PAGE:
UK split on EU membership - BBC poll
The public are split down the middle on whether Britain should leave the EU, a poll commissioned by the BBC suggests.
Some 35% of those surveyed would vote to remain in the EU if there were a referendum today, according to a Populus poll for the Daily Politics.
And 32% would vote to leave, with 27% saying they are undecided and 6% saying they would not vote.
The poll was taken on 2 and 3 April, partly in the aftermath of the Nick Clegg and Nigel Farage TV debate.
The online poll of 2,067 people uses a model developed by Populus, that divides respondents into six types, based on attitude and world view.
The people most positive about UK membership of the EU fell into the Optimistic Contentment and Cosmopolitan Critic categories.
Populus voter categories
- Comfortable Nostalgia: Older, more traditional voters. Dislike social and cultural changes they see as altering Britain for the worse.
- Optimistic Contentment: Confident, comfortable and high income. Prudent and tolerant but think Britain is a soft touch.
- Calm Persistence: Coping rather than comfortable. Hope rather than expect things to get better.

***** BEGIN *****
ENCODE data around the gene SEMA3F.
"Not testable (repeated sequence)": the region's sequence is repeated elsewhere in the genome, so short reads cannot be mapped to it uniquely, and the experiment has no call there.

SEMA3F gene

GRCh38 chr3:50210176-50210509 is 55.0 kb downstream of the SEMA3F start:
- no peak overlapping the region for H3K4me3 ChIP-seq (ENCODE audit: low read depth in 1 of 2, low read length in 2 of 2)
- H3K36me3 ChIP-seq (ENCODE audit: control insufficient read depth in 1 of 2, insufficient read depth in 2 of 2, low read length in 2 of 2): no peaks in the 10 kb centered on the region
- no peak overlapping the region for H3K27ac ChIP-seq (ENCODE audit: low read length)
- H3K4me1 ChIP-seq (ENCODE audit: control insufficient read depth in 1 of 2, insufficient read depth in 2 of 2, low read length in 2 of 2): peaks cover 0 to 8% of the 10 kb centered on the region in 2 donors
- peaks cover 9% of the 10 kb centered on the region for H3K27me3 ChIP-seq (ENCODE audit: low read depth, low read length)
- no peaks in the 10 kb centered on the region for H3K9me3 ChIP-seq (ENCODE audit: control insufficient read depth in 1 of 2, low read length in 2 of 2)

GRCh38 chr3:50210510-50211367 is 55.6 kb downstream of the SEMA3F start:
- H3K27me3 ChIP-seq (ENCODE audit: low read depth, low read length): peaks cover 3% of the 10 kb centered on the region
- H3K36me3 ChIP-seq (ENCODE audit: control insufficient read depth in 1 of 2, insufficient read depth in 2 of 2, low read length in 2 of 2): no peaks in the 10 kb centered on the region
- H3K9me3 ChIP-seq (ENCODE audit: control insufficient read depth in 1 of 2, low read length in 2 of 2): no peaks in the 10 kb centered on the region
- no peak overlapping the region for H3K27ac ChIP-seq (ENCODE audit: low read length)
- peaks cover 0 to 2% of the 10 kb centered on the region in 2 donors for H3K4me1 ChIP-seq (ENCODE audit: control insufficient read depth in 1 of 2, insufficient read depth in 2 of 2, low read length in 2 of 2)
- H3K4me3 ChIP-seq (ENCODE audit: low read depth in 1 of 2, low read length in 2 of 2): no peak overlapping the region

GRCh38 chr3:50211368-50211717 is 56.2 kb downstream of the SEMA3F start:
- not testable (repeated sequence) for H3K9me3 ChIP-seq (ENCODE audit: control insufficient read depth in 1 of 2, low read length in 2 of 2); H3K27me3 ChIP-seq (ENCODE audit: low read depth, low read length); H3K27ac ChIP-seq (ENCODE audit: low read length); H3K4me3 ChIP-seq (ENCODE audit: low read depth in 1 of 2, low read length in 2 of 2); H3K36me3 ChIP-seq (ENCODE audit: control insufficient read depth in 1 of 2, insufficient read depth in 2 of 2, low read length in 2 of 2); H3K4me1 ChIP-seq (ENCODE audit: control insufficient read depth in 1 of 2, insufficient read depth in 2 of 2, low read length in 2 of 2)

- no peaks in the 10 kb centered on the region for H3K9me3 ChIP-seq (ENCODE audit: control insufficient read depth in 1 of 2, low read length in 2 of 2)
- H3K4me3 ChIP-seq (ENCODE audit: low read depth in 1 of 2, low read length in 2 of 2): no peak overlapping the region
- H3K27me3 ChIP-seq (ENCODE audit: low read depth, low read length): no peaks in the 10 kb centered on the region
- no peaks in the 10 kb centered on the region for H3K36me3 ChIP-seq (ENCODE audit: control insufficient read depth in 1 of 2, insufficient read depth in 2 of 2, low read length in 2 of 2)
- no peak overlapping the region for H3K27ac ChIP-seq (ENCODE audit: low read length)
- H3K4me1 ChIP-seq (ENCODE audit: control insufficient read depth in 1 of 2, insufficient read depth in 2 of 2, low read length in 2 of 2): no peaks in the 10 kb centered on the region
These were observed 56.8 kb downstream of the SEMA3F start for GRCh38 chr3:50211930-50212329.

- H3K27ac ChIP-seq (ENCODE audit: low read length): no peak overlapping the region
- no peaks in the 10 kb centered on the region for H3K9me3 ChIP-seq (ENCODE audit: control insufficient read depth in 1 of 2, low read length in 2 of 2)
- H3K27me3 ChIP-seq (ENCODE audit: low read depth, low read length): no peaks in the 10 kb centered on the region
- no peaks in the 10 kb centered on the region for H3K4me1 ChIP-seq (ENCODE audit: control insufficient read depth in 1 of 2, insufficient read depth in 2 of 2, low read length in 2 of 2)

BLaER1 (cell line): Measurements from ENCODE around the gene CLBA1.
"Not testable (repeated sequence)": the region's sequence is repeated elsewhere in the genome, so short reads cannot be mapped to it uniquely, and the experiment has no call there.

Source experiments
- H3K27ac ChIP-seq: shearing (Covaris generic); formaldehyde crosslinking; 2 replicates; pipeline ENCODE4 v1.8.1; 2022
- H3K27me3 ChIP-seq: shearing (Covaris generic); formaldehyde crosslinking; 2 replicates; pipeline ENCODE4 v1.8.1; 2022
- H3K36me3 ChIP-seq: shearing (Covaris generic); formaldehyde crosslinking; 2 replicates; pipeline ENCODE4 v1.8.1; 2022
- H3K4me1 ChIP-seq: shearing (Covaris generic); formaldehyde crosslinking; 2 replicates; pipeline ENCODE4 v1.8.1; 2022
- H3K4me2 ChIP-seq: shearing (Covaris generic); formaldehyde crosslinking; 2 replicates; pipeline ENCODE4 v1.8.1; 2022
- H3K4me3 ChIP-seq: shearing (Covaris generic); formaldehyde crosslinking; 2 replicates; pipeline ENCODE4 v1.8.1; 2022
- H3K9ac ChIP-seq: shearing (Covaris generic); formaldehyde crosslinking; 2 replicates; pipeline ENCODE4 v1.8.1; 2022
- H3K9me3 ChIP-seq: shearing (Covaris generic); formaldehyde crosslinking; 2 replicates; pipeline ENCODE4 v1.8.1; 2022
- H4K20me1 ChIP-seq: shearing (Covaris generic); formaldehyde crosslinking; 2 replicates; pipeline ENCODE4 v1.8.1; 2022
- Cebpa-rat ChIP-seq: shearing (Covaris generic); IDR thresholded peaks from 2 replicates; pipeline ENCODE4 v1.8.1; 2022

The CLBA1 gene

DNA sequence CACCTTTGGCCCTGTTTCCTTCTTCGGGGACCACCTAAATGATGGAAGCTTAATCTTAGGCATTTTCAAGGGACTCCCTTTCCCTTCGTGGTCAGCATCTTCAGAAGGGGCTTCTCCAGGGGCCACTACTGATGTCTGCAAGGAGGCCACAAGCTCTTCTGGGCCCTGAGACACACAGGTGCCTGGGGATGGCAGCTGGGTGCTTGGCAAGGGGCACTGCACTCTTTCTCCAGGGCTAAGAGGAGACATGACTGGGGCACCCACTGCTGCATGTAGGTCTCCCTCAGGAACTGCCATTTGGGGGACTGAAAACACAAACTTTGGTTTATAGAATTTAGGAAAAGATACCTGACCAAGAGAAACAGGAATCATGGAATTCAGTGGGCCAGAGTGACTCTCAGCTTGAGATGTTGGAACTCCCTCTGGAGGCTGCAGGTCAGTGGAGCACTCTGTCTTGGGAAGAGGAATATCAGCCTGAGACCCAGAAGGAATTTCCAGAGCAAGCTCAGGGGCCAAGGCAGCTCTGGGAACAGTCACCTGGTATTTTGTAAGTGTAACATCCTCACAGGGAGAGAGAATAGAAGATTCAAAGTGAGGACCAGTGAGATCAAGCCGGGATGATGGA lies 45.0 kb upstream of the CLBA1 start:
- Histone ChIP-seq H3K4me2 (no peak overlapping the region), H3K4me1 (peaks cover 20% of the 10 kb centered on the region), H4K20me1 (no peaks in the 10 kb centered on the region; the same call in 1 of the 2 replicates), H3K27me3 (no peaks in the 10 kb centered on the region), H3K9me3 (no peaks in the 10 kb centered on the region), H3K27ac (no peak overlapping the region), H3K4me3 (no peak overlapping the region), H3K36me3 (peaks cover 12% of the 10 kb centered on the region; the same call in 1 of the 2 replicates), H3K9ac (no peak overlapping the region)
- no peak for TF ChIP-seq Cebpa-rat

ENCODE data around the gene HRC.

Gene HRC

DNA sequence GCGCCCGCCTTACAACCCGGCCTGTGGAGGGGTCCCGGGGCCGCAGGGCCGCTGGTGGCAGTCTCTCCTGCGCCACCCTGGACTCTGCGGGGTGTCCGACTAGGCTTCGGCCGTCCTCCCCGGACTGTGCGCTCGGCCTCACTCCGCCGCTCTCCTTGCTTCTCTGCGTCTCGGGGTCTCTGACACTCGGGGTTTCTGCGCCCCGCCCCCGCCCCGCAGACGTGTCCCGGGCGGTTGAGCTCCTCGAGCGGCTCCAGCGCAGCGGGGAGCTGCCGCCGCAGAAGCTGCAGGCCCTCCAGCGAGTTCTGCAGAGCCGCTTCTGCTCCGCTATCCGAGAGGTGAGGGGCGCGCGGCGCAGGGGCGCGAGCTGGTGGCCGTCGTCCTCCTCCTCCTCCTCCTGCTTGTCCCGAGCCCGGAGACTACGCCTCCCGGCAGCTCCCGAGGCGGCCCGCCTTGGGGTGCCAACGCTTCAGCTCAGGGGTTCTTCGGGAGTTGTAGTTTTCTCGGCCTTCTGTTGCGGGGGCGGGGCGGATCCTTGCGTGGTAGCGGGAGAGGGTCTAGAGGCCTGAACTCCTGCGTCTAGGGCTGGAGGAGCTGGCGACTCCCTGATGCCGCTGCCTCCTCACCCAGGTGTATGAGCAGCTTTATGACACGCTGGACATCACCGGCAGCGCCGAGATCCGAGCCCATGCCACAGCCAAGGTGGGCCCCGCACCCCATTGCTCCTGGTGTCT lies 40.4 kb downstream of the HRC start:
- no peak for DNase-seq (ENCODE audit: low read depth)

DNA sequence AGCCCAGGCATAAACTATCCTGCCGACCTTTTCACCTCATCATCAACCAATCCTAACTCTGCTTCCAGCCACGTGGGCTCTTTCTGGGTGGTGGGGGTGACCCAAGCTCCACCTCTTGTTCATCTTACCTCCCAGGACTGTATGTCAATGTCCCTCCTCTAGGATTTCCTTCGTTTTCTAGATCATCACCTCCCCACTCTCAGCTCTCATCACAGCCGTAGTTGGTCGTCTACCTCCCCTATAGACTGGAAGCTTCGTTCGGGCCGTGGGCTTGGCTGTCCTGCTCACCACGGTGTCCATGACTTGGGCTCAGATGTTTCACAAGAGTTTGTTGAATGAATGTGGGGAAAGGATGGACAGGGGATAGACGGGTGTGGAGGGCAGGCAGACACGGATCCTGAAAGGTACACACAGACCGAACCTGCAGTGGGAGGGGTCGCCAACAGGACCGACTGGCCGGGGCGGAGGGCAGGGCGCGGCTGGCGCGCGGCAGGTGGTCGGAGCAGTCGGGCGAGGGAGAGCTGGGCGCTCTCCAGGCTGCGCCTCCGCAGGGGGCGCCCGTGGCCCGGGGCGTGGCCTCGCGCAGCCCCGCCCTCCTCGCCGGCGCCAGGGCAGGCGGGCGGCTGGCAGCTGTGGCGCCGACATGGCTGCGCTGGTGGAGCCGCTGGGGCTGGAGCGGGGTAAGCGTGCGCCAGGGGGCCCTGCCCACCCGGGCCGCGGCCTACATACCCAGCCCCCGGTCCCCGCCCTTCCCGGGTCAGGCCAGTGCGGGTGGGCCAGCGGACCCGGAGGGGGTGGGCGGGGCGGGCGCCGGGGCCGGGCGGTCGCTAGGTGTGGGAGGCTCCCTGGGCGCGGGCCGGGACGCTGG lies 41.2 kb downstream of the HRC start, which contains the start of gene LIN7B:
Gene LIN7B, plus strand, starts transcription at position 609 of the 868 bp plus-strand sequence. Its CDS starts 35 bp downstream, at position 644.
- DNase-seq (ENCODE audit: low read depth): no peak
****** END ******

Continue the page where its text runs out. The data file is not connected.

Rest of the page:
- Hard-pressed Anxiety: Pessimistic and insecure. Want more help from government and resent competition particularly from new-comers.
- Long-term Despair: Serial strugglers. Angry & alienated they feel little stake in the country or that no-one stands up for them.
- Cosmopolitan Critics: Younger, more secular and urban-based, worried about growing inequality and the direction of the country.
Those groups most likely to vote to leave the EU were in the Comfortable Nostalgia, Hard-pressed Anxiety and Long-term Despair categories.
Regional analysis of the results found that Scotland, London and the east of England were most likely to vote to stay in the European Union, whereas the north west of England and the West Midlands were most likely to vote for the UK to leave.
A YouGov poll for the Sun, from December, suggested 32% say would vote to stay and 45% would vote to leave if a vote were held now.
But a majority would vote to stay in if Prime Minister David Cameron succeeded in renegotiating substantial treaty changes ahead of the referendum he has promised in 2017, if he wins the next election, the YouGov poll suggested.
On Wednesday, Lib Dem leader Nick Clegg went head-to-head with UKIP leader Nigel Farage in the second of two hour-long debates about whether Britain should remain in the EU.
Instant polls taken afterwards declared Mr Farage, who campaigns for Britain's exit, the winner.
A YouGov poll for the Sun suggested Mr Farage won by 68% to 27%, while an ICM poll for the Guardian suggested 69% of viewers thought the UKIP leader performed best.